Meanwhile, the environmental benefits add a second incentive, as the most sustainable buildings are the ones that already exist. The embodied carbon of these original structures is immense, meaning that a huge amount of energy would be wasted if the building was to be demolished rather than adapted. Also, depending on the condition of the building, it is often more cost-effective to convert only the interiors rather than to dismantle the entire thing, and build entirely anew.
Miller Hull’s proposal for the City of Seattle’s Office to Residential competition demonstrates the relevance of adaptive reuse in today’s cities, and shows how the post-pandemic surplus of vacant office spaces can be converted to help re-envision the city at multiple scales.
This proposal celebrates the cellular grid of a historic building’s timber structure by converting each bay into a residential unit, while carving out a shared, central courtyard. Rooted in the DNA of good design, this approach recognizes the neighborhood as a holistic community, rather than just a series of plots. What’s more, it speaks to housing inequality, the climate crisis, and urban resurgence by adapting the existing building stock, and imploring us to unlearn the bad habits of the past.
Pioneering in a Changing Neighborhood
8th & Republican, a mixed-use development in Seattle’s transformed South Lake Union neighborhood, was the first block completed in a rezoned four-block residential pedestrian-oriented street in a former low-density industrial area. The block needed to generate its own energy for the first couple of years as the adjacent blocks took shape and the rest of the neighborhood filled in.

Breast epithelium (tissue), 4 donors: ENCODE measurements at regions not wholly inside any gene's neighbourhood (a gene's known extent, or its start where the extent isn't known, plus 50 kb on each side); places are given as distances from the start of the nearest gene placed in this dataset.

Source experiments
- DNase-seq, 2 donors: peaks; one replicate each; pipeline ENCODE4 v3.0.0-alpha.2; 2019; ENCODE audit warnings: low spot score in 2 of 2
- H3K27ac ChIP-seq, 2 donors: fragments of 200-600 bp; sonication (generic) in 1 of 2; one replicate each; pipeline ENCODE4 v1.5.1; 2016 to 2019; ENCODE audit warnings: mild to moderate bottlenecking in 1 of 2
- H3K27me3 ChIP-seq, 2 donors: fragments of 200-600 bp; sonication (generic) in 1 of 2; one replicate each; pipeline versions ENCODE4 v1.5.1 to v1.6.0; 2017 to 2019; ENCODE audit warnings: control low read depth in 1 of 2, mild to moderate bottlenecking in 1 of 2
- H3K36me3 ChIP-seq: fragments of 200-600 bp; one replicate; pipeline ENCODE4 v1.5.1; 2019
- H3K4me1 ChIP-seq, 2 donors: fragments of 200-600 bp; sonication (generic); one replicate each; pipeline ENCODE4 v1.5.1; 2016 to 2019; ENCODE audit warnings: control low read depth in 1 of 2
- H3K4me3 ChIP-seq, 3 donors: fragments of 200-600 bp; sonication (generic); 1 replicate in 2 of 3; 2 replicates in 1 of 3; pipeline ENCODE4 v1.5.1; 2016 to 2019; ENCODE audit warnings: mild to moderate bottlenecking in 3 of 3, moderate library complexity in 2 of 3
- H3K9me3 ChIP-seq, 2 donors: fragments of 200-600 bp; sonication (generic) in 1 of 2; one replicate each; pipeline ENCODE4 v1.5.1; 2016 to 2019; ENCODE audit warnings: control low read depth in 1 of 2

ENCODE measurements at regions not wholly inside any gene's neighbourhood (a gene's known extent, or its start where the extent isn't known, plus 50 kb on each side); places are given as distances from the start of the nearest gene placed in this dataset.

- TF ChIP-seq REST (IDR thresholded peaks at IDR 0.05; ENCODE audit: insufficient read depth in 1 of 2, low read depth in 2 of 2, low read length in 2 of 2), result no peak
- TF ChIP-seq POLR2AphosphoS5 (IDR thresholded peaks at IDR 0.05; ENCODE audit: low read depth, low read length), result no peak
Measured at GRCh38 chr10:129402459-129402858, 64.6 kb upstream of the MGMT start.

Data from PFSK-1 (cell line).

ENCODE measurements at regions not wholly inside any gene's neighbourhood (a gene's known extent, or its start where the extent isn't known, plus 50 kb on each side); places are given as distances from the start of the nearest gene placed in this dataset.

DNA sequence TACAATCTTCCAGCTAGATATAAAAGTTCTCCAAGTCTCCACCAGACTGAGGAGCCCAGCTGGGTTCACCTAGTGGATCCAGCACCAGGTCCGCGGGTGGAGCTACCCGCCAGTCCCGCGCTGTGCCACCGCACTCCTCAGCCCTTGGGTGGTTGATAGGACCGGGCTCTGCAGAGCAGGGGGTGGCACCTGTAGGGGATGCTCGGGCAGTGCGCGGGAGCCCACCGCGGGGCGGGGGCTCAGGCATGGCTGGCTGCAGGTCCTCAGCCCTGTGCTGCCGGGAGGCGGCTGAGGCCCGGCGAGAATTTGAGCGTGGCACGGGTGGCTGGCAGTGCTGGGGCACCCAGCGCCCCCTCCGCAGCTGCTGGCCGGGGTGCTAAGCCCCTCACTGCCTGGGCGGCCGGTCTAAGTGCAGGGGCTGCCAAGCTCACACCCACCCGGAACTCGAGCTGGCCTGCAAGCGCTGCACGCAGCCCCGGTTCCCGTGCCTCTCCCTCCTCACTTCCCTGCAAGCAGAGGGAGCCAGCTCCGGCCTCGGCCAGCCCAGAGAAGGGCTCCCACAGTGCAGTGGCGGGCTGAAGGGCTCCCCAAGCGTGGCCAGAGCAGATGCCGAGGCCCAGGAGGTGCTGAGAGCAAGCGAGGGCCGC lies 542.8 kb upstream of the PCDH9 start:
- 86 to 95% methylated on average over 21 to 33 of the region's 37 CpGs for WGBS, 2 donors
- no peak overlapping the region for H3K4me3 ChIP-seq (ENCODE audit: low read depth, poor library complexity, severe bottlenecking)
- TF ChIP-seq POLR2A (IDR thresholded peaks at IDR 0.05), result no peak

By shifting away from the street grid and setting the building back from the street at mid-block, space opens up for a generous public courtyard which becomes the backdrop for a well-loved neighborhood cafe and sets the tone for the bustling street life that continues to develop. This initial move to form public space within the block enabled the small pioneer business to establish a devoted base of customers, answering a need for casual gathering in the emerging urban pocket.
Community-building spaces continue into the two-story lobby featuring a common table, social mailbox pylons, a gathering lounge for entertaining and flexible workspaces designed for chance encounters throughout the day and into the evening. The Work Yard fronting the alley provides a covered courtyard where residents can enjoy the benefits of a single-family backyard, encouraging activation of the alley space. On the roof, a sunset deck with terraced-wood seating frames views to Queen Anne, Gasworks Park and Saint Mark’s Cathedral.
For many of us, cities embody the ultimate place. Filled with pedestrian-friendly corridors, public transit, important cultural events, and a blend of new and old, these metropolises are the rapidly beating hearts of our society. But just as with every living organism, cities are in constant motion, always changing and shifting. Filling and deflating before swelling once again. Despite the predictability of these states and the market’s eventual upswing, early development in these downtown nodes continues to be seen as a risk rather than the real opportunity it is: a chance to contribute to the shaping of a city’s new era. If these developments are designed to create community, engage the public, and reuse existing infrastructure, then they will surely activate and catalyze their surrounding blocks, promising growth and regrowth as the city continues to evolve.